When I began applying to universities I wasn’t as adventurous as my peers who applied to schools in Hawaii, Texas, and California. I knew I wanted some distance, but I also wanted to be close enough to home that a weekend trip wouldn’t be unthinkable.
I ended up going to the University of Idaho for one year, which was an hour and a half drive from my parents’ house. It was a small, quaint university. I was able to receive a scholarship that lowered my out of state tuition because I’m from the neighboring state of Washington, and I took out a small loan of $5,000.
After a year, however, I decided the university wasn’t for me and I transferred to Eastern Washington University. This university is forty five minutes from home, I don’t have to take out loans, and it’s well-known in my state for having an amazing program for future teachers.
There were pros and cons to both situations, but in the end the school closest to me ended up being better for me. Here are some of the factors I considered in making my decision:
What tuition deals and scholarships are available to you? Most student can take advantage of in-state tuition by going to a public university in their home state. However, depending on what scholarships and other forms of financial aid are available to you, an out-of-state school or a private school could be just as affordable.
At Eastern Washington University the in state tuition is $6,110 and tuition is $22,502 for a non-resident. The difference was substantial for me, and well worth it to make the switch.
However, some private schools have surprisingly generous need-based aid as well as merit aid that could make it affordable for you to go! For example, if your parents earn less than $125,000 a year you could go to Stanford tuition-free!
Of course Sanford is very competitive to get into, but other private universities have similar tuition-assistance available. Make sure you look into what's available before you make your decision.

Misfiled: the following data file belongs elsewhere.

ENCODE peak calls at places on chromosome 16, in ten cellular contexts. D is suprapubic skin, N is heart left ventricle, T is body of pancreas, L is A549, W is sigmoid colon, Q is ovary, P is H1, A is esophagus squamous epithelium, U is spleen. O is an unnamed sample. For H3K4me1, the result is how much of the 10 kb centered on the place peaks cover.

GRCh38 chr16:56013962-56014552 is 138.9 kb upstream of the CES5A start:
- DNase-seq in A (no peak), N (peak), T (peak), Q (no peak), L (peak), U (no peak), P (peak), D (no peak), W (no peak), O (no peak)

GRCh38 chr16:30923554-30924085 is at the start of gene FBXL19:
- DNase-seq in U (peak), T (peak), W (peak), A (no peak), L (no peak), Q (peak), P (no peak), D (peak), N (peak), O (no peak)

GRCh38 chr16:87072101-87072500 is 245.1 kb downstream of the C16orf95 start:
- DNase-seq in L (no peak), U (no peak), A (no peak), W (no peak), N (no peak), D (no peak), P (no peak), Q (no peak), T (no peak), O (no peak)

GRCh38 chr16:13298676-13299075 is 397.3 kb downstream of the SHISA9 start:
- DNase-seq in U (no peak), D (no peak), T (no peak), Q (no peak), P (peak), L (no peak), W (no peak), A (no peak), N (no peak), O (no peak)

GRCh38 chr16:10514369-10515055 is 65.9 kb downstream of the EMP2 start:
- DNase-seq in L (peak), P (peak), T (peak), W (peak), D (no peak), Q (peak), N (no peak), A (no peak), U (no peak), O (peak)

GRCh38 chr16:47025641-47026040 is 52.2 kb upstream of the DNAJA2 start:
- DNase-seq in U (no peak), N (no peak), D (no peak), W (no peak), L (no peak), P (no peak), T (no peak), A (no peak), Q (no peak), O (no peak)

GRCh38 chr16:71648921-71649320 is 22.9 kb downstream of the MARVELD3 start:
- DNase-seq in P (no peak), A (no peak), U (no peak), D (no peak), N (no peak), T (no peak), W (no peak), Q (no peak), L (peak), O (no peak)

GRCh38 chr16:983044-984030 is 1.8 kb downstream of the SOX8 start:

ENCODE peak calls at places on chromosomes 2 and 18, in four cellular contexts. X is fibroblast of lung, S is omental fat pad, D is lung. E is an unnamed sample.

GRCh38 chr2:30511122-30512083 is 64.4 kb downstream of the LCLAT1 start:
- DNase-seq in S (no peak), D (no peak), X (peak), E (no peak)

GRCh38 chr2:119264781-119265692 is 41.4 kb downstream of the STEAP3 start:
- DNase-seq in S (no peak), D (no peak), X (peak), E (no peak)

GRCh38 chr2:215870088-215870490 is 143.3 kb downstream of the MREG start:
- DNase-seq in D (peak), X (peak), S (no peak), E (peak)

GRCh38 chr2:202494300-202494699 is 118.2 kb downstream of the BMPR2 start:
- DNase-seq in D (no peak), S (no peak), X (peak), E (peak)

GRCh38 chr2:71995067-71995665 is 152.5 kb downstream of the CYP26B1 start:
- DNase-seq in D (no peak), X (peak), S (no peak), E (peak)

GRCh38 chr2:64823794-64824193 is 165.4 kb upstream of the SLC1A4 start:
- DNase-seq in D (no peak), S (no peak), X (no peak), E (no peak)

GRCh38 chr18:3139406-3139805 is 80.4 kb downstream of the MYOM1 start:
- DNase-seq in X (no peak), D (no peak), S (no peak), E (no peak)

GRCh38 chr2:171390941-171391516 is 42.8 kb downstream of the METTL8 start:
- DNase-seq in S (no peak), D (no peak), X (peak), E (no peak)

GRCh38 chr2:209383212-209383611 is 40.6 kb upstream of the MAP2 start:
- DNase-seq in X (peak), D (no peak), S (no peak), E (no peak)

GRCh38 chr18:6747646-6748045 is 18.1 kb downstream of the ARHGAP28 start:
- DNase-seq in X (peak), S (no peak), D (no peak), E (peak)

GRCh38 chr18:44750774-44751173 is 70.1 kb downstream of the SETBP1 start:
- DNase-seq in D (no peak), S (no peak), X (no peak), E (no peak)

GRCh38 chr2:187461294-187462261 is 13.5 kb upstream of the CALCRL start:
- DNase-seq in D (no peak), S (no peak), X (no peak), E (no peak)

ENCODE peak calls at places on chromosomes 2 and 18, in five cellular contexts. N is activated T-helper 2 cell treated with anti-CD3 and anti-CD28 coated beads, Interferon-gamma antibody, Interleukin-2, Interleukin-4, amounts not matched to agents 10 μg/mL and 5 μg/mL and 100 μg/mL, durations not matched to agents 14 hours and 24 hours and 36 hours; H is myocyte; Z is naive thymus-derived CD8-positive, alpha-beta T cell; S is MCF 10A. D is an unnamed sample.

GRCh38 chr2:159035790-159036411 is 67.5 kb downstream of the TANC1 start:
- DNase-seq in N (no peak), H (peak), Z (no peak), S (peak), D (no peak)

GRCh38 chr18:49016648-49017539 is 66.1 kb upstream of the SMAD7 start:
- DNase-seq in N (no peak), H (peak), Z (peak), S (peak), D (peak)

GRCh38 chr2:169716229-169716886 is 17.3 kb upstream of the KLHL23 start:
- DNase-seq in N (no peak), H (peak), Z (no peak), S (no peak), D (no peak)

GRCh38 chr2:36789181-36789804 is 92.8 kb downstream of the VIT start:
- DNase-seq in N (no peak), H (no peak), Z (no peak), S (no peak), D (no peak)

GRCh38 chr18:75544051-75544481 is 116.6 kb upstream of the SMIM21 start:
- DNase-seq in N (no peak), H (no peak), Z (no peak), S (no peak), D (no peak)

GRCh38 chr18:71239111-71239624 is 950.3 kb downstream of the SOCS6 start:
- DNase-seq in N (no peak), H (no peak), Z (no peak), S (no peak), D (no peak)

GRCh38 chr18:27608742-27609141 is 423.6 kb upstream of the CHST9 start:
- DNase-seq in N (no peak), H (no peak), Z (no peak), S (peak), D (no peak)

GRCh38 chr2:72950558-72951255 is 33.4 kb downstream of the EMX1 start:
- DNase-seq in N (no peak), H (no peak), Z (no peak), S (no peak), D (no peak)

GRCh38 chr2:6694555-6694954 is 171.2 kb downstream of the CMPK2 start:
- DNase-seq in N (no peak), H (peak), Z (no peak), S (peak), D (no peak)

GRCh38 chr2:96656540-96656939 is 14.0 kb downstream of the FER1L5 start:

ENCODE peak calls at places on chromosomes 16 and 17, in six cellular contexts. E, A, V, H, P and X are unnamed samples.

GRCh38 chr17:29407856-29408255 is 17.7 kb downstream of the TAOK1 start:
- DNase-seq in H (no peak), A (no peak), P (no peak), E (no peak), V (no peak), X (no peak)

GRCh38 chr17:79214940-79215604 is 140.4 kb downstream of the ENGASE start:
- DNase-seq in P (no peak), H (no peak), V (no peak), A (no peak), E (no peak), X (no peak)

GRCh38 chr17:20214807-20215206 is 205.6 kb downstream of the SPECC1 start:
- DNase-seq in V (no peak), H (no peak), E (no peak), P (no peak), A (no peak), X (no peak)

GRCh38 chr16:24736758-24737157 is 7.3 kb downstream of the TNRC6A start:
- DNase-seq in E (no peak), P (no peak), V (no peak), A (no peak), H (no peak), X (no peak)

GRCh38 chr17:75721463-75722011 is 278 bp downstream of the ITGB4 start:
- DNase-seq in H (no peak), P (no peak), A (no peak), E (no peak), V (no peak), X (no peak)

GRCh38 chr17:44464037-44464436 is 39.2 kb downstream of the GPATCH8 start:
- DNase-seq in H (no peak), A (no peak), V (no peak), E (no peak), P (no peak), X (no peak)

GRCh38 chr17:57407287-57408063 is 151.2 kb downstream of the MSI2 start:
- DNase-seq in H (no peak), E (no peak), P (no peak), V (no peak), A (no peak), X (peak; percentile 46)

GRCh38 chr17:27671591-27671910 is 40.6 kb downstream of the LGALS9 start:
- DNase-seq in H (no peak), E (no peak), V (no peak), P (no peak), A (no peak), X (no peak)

2. Proximity to Home
Will you be able to handle being far away from home?
I am only 45 minutes away from home and am able to make a trip whenever I need to, but it is also enough distance to make me feel like I am living on my own. This is a good situation for me and my parents.
One of my classmates have parents who live in Florida. She only gets to see them a couple times a year and relies heavily on FaceTime and other technology to keep her connected. This can be hard on her family, but there are benefits to living far away as well. You are forced to get out of your comfort zone, and become more self-sufficient and independent. You may also enjoy exploring a new place that is completely different from where you grow up.
3. Career & Networking Opportunities
Depending on the field you are going into, you might need to be in a specific location to have the best chance for career growth. For example, a student studying marine biology will probably want to be near the ocean for best results. A student who is getting into film production may want to be close to Los Angeles where a lot of internship opportunities are located.
Consider the programs that your potential university has to offer and if those programs are worth the move. Every situation is different, but what’s important is that you’re planning for beyond your college years.
I hope you know realize there is a lot to think about when it comes to location. Studying in Hawaii may sound luxurious, but if you have to take out a lot of loans, and then relocate to a completely different location to pursue your career it may end up being a very costly endeavor.
Any place is what you make it. It is up to you to decide which location will best serve you and your future endeavors, and if a big move or a small move will benefit you in the long run.